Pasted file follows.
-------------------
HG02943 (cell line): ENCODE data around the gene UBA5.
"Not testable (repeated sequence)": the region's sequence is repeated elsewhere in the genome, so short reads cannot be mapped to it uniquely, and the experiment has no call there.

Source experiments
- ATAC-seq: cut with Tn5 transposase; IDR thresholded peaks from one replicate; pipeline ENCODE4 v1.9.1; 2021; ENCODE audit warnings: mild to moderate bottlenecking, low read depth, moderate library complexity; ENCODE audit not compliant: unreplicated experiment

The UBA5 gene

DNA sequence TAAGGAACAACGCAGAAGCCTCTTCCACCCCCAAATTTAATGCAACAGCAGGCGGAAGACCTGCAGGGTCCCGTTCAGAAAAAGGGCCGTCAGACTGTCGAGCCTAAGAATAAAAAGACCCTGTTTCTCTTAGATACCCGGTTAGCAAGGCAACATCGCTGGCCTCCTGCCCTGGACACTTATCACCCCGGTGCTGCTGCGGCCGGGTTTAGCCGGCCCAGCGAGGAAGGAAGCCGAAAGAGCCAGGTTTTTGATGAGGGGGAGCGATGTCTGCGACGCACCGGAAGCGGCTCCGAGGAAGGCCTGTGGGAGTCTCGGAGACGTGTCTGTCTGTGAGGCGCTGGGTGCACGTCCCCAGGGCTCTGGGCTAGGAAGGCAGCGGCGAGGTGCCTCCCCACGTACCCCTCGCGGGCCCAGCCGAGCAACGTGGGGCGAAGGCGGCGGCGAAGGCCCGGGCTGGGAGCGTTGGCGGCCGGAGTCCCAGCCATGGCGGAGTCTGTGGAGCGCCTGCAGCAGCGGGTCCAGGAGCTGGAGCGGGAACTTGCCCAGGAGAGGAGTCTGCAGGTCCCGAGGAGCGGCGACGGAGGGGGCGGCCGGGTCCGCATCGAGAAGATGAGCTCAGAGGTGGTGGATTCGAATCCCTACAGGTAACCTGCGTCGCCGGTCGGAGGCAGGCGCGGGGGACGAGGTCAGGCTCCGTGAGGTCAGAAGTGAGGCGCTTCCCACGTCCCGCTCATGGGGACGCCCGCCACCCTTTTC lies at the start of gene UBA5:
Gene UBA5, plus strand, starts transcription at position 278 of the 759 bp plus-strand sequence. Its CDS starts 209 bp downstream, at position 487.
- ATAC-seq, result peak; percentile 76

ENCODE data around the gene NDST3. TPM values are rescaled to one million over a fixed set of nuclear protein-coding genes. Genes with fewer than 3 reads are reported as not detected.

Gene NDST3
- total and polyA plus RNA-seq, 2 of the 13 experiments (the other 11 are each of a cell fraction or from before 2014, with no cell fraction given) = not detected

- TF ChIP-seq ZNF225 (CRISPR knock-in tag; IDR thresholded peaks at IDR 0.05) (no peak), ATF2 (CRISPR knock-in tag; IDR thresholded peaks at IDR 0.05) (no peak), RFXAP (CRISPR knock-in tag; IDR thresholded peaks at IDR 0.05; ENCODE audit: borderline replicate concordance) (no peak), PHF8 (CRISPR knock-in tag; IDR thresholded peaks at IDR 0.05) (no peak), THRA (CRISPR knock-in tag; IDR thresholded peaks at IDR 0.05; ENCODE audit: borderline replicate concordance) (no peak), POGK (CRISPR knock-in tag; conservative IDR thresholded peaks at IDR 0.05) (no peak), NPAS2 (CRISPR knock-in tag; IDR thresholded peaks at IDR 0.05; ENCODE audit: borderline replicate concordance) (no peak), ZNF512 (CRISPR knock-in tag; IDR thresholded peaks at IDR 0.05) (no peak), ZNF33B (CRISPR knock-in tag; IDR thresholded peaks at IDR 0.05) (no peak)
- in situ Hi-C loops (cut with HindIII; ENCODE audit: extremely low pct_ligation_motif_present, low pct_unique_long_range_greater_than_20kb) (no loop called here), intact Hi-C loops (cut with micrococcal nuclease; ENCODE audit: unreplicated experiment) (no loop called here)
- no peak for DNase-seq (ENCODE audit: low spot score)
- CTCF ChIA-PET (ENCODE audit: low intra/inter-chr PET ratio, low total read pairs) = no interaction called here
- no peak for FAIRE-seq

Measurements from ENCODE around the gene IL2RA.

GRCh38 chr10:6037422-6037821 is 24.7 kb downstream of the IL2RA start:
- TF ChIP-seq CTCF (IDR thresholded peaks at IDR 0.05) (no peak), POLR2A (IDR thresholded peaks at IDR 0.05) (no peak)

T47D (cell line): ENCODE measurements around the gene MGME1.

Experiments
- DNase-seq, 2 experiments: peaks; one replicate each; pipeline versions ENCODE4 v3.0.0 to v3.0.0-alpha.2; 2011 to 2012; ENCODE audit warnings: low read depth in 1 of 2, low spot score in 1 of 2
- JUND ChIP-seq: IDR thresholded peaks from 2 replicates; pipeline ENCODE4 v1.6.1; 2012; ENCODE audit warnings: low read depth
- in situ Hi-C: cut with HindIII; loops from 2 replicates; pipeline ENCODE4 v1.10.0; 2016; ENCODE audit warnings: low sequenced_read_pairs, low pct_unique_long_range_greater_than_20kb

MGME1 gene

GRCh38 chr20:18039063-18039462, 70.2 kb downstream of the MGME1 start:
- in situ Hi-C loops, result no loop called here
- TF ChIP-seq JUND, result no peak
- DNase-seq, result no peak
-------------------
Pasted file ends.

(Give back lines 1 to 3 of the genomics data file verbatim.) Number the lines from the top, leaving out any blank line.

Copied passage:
HG02943 (cell line): ENCODE data around the gene UBA5.
"Not testable (repeated sequence)": the region's sequence is repeated elsewhere in the genome, so short reads cannot be mapped to it uniquely, and the experiment has no call there.

Source experiments